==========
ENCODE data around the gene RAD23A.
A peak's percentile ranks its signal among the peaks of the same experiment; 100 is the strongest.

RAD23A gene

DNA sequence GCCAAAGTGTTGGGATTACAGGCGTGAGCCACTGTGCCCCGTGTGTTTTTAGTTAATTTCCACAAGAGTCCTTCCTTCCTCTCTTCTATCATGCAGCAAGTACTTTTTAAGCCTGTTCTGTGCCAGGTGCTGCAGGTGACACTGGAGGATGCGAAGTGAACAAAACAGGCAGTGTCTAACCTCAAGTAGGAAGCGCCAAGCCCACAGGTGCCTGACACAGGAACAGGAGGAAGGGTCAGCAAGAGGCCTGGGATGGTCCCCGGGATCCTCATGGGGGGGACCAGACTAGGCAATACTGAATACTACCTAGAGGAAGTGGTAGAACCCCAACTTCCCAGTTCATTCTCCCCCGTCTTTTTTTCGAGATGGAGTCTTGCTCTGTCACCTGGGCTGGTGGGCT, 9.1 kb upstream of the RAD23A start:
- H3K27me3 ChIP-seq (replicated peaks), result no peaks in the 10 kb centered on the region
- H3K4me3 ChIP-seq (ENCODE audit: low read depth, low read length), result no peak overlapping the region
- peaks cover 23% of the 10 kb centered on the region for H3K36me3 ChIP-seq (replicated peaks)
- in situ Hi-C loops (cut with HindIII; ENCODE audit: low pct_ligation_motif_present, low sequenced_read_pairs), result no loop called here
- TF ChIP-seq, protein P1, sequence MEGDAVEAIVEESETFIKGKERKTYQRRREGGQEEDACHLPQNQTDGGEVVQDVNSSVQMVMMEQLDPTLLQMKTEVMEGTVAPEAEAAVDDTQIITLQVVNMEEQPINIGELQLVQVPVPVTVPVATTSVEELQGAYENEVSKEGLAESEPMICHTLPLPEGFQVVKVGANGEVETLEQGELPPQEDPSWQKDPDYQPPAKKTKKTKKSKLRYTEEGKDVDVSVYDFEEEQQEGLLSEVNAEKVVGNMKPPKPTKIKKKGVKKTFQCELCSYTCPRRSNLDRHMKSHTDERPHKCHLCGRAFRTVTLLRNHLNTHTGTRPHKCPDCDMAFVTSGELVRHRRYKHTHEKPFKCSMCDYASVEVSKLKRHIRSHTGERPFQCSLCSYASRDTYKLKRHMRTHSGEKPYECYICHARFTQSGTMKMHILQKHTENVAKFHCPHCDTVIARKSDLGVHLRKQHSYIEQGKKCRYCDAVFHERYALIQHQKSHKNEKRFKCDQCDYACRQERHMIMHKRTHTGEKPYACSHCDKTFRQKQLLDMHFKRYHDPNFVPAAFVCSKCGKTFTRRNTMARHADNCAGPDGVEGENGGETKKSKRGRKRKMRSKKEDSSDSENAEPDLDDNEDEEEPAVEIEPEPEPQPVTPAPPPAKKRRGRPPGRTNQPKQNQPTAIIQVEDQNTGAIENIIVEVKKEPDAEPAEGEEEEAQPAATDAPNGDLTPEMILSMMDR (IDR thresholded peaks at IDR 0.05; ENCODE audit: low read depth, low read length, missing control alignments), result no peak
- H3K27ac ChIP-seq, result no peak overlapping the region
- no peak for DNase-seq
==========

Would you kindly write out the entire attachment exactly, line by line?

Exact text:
ENCODE data around the gene RAD23A.
A peak's percentile ranks its signal among the peaks of the same experiment; 100 is the strongest.

RAD23A gene

DNA sequence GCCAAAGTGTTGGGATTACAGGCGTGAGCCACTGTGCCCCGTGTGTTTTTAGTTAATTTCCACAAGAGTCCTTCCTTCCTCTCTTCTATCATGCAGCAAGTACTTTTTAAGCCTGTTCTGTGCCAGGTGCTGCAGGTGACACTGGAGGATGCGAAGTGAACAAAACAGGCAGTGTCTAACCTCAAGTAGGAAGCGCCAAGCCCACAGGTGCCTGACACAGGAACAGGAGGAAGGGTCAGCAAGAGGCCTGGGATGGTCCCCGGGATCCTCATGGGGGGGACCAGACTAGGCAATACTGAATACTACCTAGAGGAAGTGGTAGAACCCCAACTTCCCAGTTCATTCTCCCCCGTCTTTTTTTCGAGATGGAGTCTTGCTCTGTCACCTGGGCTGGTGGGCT, 9.1 kb upstream of the RAD23A start:
- H3K27me3 ChIP-seq (replicated peaks), result no peaks in the 10 kb centered on the region
- H3K4me3 ChIP-seq (ENCODE audit: low read depth, low read length), result no peak overlapping the region
- peaks cover 23% of the 10 kb centered on the region for H3K36me3 ChIP-seq (replicated peaks)
- in situ Hi-C loops (cut with HindIII; ENCODE audit: low pct_ligation_motif_present, low sequenced_read_pairs), result no loop called here
- TF ChIP-seq, protein P1, sequence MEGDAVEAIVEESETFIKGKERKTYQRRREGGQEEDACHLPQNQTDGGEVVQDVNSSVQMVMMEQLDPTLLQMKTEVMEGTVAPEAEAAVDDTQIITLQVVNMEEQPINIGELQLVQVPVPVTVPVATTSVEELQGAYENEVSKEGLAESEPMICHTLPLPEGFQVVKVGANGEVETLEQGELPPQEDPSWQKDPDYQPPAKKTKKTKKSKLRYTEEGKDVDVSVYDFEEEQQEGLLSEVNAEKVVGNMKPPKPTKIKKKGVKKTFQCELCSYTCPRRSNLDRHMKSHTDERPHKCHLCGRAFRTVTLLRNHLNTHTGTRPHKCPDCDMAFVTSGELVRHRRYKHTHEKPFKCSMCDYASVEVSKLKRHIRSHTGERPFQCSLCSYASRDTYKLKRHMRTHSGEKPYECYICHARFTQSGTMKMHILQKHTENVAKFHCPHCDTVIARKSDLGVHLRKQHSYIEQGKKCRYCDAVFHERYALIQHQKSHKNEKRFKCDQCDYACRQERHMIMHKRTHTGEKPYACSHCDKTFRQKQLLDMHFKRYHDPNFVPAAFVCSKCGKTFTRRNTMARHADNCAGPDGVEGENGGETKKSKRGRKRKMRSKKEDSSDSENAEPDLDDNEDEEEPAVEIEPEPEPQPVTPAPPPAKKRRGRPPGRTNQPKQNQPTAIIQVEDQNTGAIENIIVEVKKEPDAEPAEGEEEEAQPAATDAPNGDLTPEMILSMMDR (IDR thresholded peaks at IDR 0.05; ENCODE audit: low read depth, low read length, missing control alignments), result no peak
- H3K27ac ChIP-seq, result no peak overlapping the region
- no peak for DNase-seq